About a month ago we debunked the myth of the instant background check. In this post we will be addressing eight common misconceptions about pre-employment background screening and why they are wrong. Background screening can sometimes seem like an overwhelming project to tackle. However, employers and job seekers can take comfort in the fact that these eight misconceptions are in fact, just that.  After reading this you should have a better idea of how to better approach designing the right background screening program.

1. All Background Check Companies Provide the Same Information

It is a common misconception that every screening company is the same, and thus, the cheapest check is the best. There is no single database of criminal information available, and instant checks do not exist. There are FCRA guidelines in place that companies must follow; meaning every company should use the same standards. However, this is not the case.  If you are getting a deal that seems too good to be true, it probably is. Approaching background screening in this fashion puts you at risk for an inaccurate check, a bad hire and even a lawsuit.

 2. Every Background Check is the Same

The type of check used should be determined by the job. A check can include a number of things from criminal checks and credit history to reference and credential checks. Not every company offers comprehensive checks. When choosing a CRA make sure the screening process includes what is important to you and your unique staffing needs.

 3. Employers are Looking for a Reason Not to Hire You

Many people believe background checks are used as a means to not hire someone. This is not the case. Background screening is merely a precaution to ensure employers are hiring who they think they are. If you are at the stage in the hiring process of a background check, your future employer has almost certainly chosen you already, and is waiting upon a final check before moving forward.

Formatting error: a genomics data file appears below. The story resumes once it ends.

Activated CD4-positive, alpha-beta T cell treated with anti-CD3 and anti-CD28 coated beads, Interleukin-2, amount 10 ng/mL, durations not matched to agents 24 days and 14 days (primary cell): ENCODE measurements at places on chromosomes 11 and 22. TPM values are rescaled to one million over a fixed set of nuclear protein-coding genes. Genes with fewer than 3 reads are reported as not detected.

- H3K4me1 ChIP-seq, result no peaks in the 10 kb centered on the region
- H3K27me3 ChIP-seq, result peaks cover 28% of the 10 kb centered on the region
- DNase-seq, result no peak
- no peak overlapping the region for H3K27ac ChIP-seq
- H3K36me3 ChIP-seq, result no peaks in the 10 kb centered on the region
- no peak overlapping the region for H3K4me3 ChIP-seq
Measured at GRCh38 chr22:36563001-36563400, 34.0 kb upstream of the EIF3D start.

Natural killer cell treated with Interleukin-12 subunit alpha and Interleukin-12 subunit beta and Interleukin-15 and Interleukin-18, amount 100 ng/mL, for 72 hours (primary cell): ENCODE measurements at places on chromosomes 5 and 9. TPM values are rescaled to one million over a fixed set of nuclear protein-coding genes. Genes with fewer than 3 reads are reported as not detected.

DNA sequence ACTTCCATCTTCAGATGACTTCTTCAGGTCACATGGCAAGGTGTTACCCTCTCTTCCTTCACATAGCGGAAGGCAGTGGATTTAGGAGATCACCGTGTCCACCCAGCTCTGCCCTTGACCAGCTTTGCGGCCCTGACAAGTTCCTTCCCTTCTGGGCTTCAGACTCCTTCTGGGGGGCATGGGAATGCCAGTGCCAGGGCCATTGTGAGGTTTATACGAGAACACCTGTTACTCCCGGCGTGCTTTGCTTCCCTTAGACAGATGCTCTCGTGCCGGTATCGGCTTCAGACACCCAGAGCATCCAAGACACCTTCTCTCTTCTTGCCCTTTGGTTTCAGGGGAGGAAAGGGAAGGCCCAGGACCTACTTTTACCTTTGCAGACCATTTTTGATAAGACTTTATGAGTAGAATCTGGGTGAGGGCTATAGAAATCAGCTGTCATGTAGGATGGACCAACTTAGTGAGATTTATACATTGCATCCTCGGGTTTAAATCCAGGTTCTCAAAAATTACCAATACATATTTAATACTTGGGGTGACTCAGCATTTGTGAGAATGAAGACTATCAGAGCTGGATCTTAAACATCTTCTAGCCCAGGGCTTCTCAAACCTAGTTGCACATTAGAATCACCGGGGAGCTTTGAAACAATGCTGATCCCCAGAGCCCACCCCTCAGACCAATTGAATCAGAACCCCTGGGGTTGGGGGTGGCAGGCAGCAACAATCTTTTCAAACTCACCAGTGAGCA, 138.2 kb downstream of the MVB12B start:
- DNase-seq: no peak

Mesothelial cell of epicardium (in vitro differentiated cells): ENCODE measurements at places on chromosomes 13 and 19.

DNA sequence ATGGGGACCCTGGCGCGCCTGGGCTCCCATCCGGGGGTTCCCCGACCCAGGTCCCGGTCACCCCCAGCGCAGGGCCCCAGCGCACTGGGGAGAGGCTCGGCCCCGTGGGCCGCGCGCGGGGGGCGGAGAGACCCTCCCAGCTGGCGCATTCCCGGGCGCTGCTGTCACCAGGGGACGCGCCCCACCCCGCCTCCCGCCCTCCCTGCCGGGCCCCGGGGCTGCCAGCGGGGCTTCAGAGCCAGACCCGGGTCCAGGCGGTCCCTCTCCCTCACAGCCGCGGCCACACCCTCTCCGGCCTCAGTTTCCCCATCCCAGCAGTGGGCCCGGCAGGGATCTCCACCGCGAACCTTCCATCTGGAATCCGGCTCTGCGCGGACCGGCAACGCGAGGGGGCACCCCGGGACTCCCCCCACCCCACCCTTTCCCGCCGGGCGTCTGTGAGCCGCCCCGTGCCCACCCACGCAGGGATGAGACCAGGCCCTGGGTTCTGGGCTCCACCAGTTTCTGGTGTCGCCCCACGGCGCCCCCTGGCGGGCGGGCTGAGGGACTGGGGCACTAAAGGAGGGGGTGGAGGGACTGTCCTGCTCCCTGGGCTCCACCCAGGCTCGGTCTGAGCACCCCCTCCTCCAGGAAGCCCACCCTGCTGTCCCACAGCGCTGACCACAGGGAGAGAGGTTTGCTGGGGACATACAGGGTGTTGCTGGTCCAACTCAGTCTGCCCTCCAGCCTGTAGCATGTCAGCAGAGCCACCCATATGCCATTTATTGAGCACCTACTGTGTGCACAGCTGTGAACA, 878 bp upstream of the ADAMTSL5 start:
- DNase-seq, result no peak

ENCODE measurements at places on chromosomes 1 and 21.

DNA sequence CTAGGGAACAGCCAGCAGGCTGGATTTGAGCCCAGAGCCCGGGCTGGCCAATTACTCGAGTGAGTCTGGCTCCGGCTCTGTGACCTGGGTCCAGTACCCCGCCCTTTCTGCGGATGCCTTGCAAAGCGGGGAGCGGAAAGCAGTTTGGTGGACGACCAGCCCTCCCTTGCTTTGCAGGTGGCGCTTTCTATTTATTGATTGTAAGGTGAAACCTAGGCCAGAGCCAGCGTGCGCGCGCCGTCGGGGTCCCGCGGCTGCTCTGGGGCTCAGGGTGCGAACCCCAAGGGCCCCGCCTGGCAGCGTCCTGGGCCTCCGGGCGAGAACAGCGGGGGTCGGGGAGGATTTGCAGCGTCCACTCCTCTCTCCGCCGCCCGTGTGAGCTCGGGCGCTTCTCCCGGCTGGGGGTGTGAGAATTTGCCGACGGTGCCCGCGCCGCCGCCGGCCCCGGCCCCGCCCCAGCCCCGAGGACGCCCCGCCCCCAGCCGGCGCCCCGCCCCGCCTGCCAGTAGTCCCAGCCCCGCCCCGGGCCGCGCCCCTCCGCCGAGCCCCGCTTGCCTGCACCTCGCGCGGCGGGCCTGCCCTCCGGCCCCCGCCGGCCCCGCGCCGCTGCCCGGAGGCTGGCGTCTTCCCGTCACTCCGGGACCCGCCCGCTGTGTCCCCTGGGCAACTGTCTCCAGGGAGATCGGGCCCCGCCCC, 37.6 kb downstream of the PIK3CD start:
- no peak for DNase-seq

4. You Won’t Get Hired with a Criminal Record

It is natural to worry about a criminal past getting in the way of your future but it is less likely in today’s workplace. Lots of factors are taken into consideration now including: the type of crime, how it relates to the job and the length of time passed since the crime was committed. Many employers are taking EEOC guidance on hiring those with arrests or convictions and looking further than just the scarlet letter. Chances are you will get to defend your actions and hopefully land the job.

 5. Poor Credit will Disqualify a Candidate

It has been in the news lately, can bad credit cost you a job? Most likely no, credit usually is used for identity purposes. This means most employers don’t take your personal financial situation into consideration; rather, they are more concerned with your past lining up with what you’ve told them.

 6. Applicants Can’t Dispute Findings

 It is rare but occasionally, with common last names, the wrong ‘John Smith’ is found and reported. Under law, applicants are allowed to obtain a copy of their report and can even dispute findings. No employer may deny a candidate of that.

 7. All the Information you need is Online

It is believed that background checks are unnecessary due to the vast information available on the internet. Using online and social media searches can be tricky and pose certain risks to a company. There is a good chance that with an online search you will not find all the information you need and open yourself up to a discrimination suit.

 8. Only Large Companies need to Screen Candidates

Many small businesses believe background checks are only necessary for larger companies but that truth is smaller companies have more to lose. A bad hire can cost over $25,000, money most small businesses don’t have to spare. It is better to pay the small fee for a background check than risk thousands in damages, and months or years of invaluable time.

Let us know in the comments below of any other background screening myths or misconceptions you’ve stumbled across. We’d love to hear from you!

 For other best practices subscribe to our blog here, and download our free 23 page guide to Applicant Background Screening in 2014.

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